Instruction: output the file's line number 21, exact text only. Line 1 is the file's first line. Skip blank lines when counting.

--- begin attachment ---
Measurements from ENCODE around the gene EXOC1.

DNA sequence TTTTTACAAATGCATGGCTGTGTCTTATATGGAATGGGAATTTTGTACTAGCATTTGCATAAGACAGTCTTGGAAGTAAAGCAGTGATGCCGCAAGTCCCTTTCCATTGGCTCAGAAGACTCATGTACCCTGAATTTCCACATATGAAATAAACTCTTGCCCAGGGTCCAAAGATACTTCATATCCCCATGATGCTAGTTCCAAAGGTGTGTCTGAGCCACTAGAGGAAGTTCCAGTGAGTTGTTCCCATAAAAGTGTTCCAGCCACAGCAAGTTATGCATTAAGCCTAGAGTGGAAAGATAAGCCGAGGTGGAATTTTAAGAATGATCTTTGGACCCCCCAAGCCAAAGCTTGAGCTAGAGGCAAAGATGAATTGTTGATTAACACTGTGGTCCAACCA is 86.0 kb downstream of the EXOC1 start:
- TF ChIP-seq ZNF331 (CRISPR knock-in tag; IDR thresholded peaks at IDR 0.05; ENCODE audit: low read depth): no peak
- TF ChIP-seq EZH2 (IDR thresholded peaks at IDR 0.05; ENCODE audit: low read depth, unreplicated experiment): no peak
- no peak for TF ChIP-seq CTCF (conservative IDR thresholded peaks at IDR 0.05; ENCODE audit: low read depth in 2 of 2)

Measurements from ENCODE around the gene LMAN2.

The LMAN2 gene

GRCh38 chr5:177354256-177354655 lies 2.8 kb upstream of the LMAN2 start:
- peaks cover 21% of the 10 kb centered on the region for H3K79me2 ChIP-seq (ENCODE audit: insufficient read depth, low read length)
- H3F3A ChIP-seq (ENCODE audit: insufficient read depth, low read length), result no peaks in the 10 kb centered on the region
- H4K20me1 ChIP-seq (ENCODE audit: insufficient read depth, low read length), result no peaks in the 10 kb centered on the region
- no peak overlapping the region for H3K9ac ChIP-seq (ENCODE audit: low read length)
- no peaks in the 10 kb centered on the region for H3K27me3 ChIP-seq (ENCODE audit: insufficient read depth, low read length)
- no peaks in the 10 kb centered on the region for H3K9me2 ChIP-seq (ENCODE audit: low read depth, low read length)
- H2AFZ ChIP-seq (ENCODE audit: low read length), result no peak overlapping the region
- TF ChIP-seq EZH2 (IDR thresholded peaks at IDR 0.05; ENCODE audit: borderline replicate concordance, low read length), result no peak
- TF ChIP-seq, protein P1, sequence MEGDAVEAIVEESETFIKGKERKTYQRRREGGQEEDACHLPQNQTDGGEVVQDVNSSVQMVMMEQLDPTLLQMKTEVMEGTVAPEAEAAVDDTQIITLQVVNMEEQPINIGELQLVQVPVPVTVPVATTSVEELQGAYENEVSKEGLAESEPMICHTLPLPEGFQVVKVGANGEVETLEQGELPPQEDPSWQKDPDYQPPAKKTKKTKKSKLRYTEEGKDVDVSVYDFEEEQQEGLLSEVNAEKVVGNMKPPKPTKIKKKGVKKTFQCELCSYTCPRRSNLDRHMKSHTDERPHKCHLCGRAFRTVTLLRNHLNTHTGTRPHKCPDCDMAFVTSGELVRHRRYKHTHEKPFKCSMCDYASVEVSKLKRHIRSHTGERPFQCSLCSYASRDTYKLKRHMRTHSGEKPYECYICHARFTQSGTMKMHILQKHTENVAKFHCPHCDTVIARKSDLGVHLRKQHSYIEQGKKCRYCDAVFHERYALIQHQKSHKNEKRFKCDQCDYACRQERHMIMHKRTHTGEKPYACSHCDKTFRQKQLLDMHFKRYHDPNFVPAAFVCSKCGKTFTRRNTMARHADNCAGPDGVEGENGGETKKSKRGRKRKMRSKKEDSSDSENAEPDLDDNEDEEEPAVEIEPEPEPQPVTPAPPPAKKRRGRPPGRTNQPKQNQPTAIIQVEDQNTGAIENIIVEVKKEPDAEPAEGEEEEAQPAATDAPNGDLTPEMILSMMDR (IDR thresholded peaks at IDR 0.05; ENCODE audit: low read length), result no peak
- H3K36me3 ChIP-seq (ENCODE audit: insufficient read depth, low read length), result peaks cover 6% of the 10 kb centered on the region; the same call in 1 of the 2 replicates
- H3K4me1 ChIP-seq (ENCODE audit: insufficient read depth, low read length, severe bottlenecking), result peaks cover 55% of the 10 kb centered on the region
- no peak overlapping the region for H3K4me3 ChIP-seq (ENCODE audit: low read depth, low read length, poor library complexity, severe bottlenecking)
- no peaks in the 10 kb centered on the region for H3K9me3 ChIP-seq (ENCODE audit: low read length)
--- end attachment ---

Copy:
- no peaks in the 10 kb centered on the region for H3K9me3 ChIP-seq (ENCODE audit: low read length)